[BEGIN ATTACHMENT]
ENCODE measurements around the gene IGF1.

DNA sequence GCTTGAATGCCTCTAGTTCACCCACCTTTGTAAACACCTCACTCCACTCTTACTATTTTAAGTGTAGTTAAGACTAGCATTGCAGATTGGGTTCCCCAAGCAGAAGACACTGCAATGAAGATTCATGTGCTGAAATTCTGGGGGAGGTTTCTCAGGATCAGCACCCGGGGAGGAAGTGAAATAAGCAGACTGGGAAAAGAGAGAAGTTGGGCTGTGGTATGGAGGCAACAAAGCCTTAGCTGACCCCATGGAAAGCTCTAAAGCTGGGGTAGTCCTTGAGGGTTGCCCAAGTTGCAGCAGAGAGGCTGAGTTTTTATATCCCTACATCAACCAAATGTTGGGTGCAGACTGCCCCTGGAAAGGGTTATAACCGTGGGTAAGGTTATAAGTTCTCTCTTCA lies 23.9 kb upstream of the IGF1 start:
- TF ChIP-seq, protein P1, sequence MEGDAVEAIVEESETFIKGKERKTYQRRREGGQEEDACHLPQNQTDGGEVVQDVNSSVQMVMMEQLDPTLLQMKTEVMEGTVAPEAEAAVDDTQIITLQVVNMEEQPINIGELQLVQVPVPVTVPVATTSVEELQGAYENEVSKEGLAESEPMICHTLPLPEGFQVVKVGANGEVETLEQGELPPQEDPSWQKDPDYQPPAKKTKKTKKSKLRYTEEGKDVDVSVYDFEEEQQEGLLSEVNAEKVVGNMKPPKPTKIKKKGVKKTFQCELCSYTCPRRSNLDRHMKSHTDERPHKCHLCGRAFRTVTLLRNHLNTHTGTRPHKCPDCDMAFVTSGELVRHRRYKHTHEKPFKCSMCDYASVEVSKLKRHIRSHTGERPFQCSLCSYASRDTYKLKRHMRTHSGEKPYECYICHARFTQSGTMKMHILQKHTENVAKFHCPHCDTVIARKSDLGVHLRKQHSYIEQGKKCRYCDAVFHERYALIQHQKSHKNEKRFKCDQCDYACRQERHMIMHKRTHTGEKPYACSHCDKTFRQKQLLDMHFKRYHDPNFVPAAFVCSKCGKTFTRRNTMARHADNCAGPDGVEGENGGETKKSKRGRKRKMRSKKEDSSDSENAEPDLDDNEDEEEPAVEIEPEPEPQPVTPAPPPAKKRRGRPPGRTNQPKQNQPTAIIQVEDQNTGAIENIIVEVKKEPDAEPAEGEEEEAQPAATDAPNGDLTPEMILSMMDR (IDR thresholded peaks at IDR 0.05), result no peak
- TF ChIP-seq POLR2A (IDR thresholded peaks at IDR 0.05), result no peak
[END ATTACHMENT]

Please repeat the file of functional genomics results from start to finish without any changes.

ENCODE measurements around the gene IGF1.

DNA sequence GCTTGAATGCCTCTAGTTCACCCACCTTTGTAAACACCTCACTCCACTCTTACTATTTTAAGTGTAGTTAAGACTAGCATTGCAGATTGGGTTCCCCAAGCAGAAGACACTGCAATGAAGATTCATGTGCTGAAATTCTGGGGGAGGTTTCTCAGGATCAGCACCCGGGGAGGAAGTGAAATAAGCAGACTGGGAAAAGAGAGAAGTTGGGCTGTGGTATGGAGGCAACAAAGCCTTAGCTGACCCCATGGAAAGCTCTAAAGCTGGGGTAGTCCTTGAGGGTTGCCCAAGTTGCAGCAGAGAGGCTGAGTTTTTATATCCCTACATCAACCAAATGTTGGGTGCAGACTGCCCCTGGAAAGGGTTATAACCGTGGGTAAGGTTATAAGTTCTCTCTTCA lies 23.9 kb upstream of the IGF1 start:
- TF ChIP-seq, protein P1, sequence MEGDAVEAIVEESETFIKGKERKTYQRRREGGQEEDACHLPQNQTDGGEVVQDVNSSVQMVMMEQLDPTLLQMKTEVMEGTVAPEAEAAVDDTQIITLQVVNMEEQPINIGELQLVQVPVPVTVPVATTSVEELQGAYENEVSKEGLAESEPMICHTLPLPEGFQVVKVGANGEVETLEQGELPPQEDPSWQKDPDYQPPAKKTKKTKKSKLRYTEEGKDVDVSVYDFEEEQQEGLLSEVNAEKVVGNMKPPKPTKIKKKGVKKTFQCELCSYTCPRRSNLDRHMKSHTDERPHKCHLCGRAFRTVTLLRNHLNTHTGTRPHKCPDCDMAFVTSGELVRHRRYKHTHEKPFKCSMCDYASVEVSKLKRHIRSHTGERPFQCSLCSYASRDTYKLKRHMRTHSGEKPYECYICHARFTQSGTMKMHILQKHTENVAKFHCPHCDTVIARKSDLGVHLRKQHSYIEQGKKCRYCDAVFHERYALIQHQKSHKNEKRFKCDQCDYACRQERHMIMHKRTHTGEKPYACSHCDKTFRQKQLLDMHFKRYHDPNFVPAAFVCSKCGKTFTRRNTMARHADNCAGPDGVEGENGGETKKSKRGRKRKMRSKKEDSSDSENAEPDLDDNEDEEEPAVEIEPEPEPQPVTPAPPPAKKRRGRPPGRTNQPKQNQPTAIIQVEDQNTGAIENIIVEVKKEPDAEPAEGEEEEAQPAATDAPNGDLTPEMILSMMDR (IDR thresholded peaks at IDR 0.05), result no peak
- TF ChIP-seq POLR2A (IDR thresholded peaks at IDR 0.05), result no peak